In 1983, Sally Ride became the first female astronaut from the United States to travel into space. In the years that followed, she continued to inspire young people to pursue careers in science, dedicating the last years of her life to education. In 2001, Ride founded Sally Ride Science, an education company that supports and fosters children’s–especially young girls’–interest in science, math, engineering and technology. Sally passed away this week after a battle with pancreatic cancer, but her legacy lives on.
Here are some resources to learn more about Sally Ride and inspire the young scientists in your life:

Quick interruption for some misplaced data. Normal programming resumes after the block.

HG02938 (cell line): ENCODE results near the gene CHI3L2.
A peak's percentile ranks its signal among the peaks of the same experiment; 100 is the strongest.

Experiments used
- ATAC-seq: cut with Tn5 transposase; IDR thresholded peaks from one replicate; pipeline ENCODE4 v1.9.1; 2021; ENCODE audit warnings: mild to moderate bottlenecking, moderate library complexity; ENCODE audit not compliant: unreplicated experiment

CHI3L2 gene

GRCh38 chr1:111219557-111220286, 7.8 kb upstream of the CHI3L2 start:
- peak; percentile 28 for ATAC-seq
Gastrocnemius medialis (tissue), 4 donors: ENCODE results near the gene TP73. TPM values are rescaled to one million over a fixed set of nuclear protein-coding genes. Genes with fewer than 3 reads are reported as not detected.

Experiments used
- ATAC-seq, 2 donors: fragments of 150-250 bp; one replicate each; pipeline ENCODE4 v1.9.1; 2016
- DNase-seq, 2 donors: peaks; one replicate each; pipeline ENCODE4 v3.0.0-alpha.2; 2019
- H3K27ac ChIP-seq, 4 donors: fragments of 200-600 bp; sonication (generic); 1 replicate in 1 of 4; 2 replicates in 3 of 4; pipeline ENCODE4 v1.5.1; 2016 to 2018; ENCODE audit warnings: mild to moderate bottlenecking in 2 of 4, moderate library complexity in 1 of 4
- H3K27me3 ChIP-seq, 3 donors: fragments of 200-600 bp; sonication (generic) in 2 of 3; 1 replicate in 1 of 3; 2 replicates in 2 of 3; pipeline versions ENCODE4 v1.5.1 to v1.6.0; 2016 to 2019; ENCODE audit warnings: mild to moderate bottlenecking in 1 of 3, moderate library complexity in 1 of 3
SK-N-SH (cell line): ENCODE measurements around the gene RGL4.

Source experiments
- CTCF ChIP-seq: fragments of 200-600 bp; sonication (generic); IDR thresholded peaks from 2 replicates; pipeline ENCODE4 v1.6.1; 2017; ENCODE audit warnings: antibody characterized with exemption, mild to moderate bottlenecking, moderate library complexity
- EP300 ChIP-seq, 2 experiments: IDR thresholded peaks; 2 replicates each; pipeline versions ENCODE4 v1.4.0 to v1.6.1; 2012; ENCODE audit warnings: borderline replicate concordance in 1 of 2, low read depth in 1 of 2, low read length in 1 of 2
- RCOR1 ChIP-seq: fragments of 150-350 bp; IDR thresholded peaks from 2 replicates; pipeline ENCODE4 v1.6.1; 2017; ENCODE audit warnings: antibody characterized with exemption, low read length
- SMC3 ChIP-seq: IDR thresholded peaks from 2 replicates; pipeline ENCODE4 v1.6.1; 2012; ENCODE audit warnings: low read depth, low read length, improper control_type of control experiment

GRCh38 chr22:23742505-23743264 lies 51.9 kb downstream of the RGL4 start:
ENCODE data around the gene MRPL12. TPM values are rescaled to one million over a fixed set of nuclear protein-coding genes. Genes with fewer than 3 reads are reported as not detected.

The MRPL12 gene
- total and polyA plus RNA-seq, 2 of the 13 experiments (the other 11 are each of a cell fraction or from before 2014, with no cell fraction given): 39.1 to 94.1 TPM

- “Almost Astronauts” by Tanya Lee Stone. The story of 13 women, known as the Mercury 13, who fought for the right to soar into space during the 1960s.
- “Sally Ride: Astronaut, Scientist, Teacher” by Pamela Hill Nettleton. A straightforward biography of the first American woman in space for the youngest readers. Ride didn’t start out wanting to be an astronaut–she wanted to play shortstop for the L.A. Dodgers!
- “Space Exploration” by Giles Sparrow. This recently published book presents the life of an astronaut from take-off to surviving, adapting and working in space stations. Discusses space travels throughout history, including the first landing on the Moon, and looks at future space exploration plans.
- Check out this list of additional biographies of female astronauts.
Facts about Sally Ride from Biography in Context, an online resource available for free with your DBRL library card.